California Waterfowl Habitat Program
(aka Presley Program)
The California Waterfowl Habitat Program has been assisting private landowners with the management of wetland habitat since 1993. Recognizing the need to help landowners manage habitat for waterfowl on private lands, CDFW started the program with an original enrollment of 6,500 acres in the Sacramento and San Joaquin Valleys. Since that time, the Program has steadily grown to include over 29,000 acres of habitat for wintering and breeding waterfowl in the Tulare Basin, Grasslands, Suisun Marsh, and Sacramento Valley.
Also known as the Presley Program, the California Waterfowl Habitat Program is one of the few incentive based programs that provide private landowners with technical assistance and financial incentives to manage wetland habitat. Private lands play an important role in providing habitat for the millions of waterfowl that winter and breed in the Central Valley. Over two-thirds of the wetlands in the Central Valley are under private ownership and many landowners are not trained in the science of wetland habitat management.
The program pays private landowners $20/acre ($30/acre in the Tulare Basin) annually for a 10-year duration to implement habitat practices in accordance with a detailed management plan written by CDFW biologists. Management plans require landowners to implement "moist-soil management" practices such as spring and summer irrigation to produce natural waterfowl food plants, weed abatement to control the spread of invasive plants, and the management of uplands and summer wetlands for breeding ducks.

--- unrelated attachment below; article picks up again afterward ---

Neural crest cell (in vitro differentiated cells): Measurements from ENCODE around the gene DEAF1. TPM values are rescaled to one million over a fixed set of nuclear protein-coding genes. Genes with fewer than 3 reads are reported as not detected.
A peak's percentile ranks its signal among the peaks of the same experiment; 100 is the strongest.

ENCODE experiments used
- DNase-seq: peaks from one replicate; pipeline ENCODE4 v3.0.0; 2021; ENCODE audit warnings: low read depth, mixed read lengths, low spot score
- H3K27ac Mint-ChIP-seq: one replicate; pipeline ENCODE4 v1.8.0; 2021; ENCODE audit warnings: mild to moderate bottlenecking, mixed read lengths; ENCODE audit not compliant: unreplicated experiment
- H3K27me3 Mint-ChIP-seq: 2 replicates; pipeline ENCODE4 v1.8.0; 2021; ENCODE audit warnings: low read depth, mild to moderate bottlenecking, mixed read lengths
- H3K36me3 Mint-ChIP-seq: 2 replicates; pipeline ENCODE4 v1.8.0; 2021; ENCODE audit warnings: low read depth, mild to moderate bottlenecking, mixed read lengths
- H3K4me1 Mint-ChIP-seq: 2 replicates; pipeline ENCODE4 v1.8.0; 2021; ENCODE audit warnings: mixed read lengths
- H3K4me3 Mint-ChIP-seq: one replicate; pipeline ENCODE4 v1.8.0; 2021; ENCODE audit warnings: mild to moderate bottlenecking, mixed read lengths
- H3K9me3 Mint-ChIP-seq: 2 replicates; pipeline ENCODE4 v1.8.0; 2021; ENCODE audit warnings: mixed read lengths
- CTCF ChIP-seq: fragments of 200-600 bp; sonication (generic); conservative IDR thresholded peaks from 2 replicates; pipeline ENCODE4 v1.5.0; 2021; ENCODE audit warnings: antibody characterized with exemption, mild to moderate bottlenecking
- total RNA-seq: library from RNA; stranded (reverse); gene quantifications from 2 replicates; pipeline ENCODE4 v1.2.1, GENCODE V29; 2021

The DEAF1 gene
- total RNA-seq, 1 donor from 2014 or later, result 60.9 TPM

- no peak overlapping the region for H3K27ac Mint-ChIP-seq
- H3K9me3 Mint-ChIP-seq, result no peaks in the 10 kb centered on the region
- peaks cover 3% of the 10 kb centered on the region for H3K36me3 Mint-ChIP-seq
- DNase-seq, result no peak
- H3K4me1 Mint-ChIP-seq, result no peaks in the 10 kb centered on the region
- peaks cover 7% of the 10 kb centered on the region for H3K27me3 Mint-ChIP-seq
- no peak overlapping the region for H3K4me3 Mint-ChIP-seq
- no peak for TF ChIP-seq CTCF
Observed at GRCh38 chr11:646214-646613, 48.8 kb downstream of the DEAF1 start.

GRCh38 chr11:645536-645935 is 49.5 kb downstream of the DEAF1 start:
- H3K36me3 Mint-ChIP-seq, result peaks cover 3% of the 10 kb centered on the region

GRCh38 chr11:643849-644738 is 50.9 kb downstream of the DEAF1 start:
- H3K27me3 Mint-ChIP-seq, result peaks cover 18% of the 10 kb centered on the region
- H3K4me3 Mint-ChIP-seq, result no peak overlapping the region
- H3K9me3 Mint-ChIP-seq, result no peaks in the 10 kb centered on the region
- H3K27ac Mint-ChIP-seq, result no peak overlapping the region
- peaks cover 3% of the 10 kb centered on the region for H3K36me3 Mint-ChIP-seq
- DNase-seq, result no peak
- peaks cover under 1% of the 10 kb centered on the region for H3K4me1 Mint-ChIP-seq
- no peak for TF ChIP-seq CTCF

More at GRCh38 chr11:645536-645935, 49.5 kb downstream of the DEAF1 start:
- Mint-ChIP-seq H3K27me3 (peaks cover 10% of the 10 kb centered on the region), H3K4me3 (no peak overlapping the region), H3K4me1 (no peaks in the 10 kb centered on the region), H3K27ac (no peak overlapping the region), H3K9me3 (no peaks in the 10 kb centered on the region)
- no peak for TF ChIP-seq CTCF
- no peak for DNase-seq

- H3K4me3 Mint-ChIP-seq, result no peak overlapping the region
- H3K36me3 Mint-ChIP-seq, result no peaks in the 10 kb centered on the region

Currently, CDFW does not have adequate funding to enroll new properties. However, a waitlist has been established should additional funding be made available. For more information on the Program, or to be placed on the waitlist, contact Brian Olson.
Permanent Wetland Easement Program
CWHP, in cooperation with the Wildlife Conservation Board's Inland Wetland Conservation Program, administers this program which pays willing landowners approximately 50-70% of their property's fair market value to purchase the farming and development rights in perpetuity. The landowner retains many rights including: trespass rights, the right to hunt and/or operate a hunting club, and the ability to pursue other types of undeveloped recreation (i.e. fishing, hiking, etc.). Easement landowners are required to follow a cooperatively developed wetland management plan and meet bi-annually with CWHP biologists to discuss habitat conditions and management. For further information contact Brian Olson or contact Peter Perrine at the Wildlife Conservation Board at (916) 445-1109.